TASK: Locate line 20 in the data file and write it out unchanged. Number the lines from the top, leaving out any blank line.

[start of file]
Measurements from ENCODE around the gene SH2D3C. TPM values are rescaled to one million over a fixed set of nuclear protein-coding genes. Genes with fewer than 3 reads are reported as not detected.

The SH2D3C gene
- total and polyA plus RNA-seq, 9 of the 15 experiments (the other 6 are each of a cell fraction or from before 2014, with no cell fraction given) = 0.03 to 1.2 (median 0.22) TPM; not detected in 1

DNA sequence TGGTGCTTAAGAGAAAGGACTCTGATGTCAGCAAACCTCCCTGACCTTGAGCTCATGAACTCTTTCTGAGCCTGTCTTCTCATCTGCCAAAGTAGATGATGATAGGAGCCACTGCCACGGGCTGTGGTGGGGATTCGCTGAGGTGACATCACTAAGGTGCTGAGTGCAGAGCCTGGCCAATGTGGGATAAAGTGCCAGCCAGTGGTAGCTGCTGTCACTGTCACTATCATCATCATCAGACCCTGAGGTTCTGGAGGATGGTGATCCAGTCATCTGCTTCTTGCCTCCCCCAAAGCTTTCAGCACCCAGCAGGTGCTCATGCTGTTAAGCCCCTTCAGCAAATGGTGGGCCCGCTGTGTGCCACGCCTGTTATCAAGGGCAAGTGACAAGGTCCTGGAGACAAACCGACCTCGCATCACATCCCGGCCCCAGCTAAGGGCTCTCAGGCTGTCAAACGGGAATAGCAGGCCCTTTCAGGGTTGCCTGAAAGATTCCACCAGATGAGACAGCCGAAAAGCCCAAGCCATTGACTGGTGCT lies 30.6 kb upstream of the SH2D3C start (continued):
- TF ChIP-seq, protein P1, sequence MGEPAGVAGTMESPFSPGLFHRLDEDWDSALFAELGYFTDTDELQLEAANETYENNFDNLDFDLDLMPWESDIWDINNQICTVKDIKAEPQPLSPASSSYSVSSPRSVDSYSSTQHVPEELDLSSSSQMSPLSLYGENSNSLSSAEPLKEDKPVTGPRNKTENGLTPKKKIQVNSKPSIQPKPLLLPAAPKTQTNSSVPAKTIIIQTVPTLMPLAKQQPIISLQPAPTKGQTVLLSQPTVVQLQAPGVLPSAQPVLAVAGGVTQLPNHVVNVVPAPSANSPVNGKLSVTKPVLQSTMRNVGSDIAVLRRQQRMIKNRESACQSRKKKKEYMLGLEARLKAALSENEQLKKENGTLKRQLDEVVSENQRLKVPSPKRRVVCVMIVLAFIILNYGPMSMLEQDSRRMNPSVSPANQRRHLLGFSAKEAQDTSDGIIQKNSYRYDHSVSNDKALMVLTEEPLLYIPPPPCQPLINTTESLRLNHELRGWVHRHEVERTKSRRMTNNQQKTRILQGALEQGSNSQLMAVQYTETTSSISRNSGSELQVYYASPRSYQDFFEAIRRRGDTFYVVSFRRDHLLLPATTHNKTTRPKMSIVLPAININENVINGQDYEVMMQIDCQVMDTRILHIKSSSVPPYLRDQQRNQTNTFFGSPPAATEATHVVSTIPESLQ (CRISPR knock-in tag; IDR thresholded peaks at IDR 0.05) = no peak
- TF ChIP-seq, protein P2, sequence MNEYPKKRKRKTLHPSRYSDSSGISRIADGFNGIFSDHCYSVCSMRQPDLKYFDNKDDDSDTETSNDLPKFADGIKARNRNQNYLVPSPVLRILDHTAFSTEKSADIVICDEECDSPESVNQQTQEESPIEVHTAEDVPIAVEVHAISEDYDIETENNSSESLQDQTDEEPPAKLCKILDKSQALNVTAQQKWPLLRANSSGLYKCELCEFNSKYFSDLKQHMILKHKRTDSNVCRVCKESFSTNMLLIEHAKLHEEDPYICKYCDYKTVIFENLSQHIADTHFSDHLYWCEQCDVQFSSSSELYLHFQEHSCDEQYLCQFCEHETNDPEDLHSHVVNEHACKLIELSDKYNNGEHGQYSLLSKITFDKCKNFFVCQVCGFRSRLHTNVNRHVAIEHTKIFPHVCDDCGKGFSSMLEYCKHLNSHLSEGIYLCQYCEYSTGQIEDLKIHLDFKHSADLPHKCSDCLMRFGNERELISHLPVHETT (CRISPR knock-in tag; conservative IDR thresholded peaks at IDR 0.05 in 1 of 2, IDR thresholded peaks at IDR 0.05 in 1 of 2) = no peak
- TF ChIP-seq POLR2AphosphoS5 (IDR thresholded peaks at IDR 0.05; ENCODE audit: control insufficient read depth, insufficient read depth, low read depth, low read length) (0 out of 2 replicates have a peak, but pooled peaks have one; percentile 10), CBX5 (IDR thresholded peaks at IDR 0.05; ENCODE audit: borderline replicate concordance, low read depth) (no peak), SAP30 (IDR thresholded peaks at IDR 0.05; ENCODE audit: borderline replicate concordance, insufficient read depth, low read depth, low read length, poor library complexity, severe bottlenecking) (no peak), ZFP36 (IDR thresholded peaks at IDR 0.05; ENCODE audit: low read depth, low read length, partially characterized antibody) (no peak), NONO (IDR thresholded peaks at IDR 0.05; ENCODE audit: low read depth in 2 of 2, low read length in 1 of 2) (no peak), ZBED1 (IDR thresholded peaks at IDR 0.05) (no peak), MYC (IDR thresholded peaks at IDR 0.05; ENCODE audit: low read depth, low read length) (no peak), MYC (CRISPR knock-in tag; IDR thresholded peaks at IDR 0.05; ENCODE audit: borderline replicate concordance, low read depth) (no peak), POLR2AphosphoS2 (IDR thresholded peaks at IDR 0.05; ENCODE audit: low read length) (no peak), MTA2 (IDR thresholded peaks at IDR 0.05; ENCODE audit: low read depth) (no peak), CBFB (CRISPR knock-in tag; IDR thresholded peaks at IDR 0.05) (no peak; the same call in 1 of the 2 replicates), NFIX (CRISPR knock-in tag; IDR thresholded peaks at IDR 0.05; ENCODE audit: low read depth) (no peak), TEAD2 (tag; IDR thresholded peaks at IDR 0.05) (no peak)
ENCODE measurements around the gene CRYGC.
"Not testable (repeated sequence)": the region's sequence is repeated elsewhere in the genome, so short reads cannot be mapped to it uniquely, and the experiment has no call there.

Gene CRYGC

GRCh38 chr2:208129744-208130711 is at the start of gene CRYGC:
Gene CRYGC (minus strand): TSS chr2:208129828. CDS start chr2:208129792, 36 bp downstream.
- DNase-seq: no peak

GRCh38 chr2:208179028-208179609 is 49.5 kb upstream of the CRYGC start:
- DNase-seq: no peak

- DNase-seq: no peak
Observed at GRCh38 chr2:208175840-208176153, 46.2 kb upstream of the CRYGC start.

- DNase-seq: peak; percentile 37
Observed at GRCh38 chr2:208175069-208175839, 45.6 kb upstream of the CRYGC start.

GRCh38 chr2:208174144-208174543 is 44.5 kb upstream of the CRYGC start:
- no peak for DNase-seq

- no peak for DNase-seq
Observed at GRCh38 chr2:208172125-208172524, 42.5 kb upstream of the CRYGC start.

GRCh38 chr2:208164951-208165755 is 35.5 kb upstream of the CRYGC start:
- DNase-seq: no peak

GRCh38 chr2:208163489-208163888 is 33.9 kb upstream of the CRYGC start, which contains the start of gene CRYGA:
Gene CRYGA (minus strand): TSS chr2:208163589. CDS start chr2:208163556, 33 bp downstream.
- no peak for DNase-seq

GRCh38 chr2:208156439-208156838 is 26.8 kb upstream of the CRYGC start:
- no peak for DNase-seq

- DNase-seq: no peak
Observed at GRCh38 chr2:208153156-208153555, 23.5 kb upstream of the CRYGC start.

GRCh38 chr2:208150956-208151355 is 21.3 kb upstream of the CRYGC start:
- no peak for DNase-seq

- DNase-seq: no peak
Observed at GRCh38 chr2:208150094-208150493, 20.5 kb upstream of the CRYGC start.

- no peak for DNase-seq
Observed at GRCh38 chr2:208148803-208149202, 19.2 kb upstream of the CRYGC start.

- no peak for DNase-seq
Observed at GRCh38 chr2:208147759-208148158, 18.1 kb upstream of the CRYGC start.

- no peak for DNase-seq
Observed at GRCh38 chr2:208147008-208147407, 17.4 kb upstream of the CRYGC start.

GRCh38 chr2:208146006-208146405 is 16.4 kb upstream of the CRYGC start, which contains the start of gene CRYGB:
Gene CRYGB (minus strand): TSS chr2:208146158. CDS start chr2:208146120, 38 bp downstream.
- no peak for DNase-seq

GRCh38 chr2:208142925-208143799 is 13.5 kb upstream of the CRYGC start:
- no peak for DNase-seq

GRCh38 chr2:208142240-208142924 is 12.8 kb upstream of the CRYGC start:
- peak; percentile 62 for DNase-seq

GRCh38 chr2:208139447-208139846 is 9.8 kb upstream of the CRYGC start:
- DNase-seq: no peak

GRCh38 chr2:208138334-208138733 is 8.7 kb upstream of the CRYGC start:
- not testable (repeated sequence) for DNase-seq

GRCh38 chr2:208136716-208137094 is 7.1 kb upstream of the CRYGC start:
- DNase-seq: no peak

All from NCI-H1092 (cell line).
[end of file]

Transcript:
GRCh38 chr2:208174144-208174543 is 44.5 kb upstream of the CRYGC start: